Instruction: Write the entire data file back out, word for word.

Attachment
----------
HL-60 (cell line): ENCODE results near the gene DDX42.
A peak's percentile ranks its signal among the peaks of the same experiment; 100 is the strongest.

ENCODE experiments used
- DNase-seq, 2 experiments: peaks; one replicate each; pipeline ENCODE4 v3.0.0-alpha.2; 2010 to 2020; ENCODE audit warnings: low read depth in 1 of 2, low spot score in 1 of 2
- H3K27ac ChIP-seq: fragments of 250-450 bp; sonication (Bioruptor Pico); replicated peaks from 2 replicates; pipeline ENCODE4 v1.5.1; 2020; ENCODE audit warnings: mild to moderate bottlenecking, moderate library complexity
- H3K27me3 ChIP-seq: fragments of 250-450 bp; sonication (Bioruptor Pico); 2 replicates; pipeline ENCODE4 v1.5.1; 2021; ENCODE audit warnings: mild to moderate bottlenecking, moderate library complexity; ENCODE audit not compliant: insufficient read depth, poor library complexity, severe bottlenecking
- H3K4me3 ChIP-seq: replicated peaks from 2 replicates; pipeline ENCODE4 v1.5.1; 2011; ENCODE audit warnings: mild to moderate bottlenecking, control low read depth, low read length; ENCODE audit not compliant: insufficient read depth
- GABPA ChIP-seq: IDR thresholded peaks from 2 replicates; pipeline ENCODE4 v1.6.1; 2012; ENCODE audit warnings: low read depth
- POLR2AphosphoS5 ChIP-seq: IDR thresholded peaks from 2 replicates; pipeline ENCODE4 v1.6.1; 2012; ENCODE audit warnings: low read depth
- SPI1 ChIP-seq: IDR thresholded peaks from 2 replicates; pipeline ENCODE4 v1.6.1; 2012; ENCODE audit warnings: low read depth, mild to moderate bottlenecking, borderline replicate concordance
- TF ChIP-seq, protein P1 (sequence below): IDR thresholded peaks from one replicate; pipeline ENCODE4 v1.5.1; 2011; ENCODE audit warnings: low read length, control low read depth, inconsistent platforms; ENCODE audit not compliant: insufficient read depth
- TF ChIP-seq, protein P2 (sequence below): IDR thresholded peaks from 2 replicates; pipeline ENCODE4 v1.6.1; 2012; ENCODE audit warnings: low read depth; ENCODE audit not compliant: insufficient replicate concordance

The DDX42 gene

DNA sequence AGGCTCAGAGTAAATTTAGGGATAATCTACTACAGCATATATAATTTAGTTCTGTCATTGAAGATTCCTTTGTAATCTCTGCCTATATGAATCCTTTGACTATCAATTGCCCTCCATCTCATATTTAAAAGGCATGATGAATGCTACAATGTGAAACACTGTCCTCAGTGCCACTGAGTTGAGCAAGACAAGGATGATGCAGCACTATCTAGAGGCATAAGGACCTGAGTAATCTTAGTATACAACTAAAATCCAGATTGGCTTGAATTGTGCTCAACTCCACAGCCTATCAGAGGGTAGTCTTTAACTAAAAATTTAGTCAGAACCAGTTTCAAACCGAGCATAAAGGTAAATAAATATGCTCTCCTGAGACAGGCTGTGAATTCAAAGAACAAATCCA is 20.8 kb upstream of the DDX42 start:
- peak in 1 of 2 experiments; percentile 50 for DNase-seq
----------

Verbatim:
HL-60 (cell line): ENCODE results near the gene DDX42.
A peak's percentile ranks its signal among the peaks of the same experiment; 100 is the strongest.

ENCODE experiments used
- DNase-seq, 2 experiments: peaks; one replicate each; pipeline ENCODE4 v3.0.0-alpha.2; 2010 to 2020; ENCODE audit warnings: low read depth in 1 of 2, low spot score in 1 of 2
- H3K27ac ChIP-seq: fragments of 250-450 bp; sonication (Bioruptor Pico); replicated peaks from 2 replicates; pipeline ENCODE4 v1.5.1; 2020; ENCODE audit warnings: mild to moderate bottlenecking, moderate library complexity
- H3K27me3 ChIP-seq: fragments of 250-450 bp; sonication (Bioruptor Pico); 2 replicates; pipeline ENCODE4 v1.5.1; 2021; ENCODE audit warnings: mild to moderate bottlenecking, moderate library complexity; ENCODE audit not compliant: insufficient read depth, poor library complexity, severe bottlenecking
- H3K4me3 ChIP-seq: replicated peaks from 2 replicates; pipeline ENCODE4 v1.5.1; 2011; ENCODE audit warnings: mild to moderate bottlenecking, control low read depth, low read length; ENCODE audit not compliant: insufficient read depth
- GABPA ChIP-seq: IDR thresholded peaks from 2 replicates; pipeline ENCODE4 v1.6.1; 2012; ENCODE audit warnings: low read depth
- POLR2AphosphoS5 ChIP-seq: IDR thresholded peaks from 2 replicates; pipeline ENCODE4 v1.6.1; 2012; ENCODE audit warnings: low read depth
- SPI1 ChIP-seq: IDR thresholded peaks from 2 replicates; pipeline ENCODE4 v1.6.1; 2012; ENCODE audit warnings: low read depth, mild to moderate bottlenecking, borderline replicate concordance
- TF ChIP-seq, protein P1 (sequence below): IDR thresholded peaks from one replicate; pipeline ENCODE4 v1.5.1; 2011; ENCODE audit warnings: low read length, control low read depth, inconsistent platforms; ENCODE audit not compliant: insufficient read depth
- TF ChIP-seq, protein P2 (sequence below): IDR thresholded peaks from 2 replicates; pipeline ENCODE4 v1.6.1; 2012; ENCODE audit warnings: low read depth; ENCODE audit not compliant: insufficient replicate concordance

The DDX42 gene

DNA sequence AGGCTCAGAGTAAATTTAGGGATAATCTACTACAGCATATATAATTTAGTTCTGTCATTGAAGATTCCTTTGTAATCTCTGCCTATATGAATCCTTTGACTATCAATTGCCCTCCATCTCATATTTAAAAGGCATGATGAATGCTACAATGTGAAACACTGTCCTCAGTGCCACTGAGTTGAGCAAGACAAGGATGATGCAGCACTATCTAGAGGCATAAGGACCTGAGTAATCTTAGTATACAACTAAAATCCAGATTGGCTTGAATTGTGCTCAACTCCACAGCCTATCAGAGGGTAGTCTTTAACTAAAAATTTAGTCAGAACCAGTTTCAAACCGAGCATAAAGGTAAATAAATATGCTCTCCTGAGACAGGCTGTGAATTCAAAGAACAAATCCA is 20.8 kb upstream of the DDX42 start:
- peak in 1 of 2 experiments; percentile 50 for DNase-seq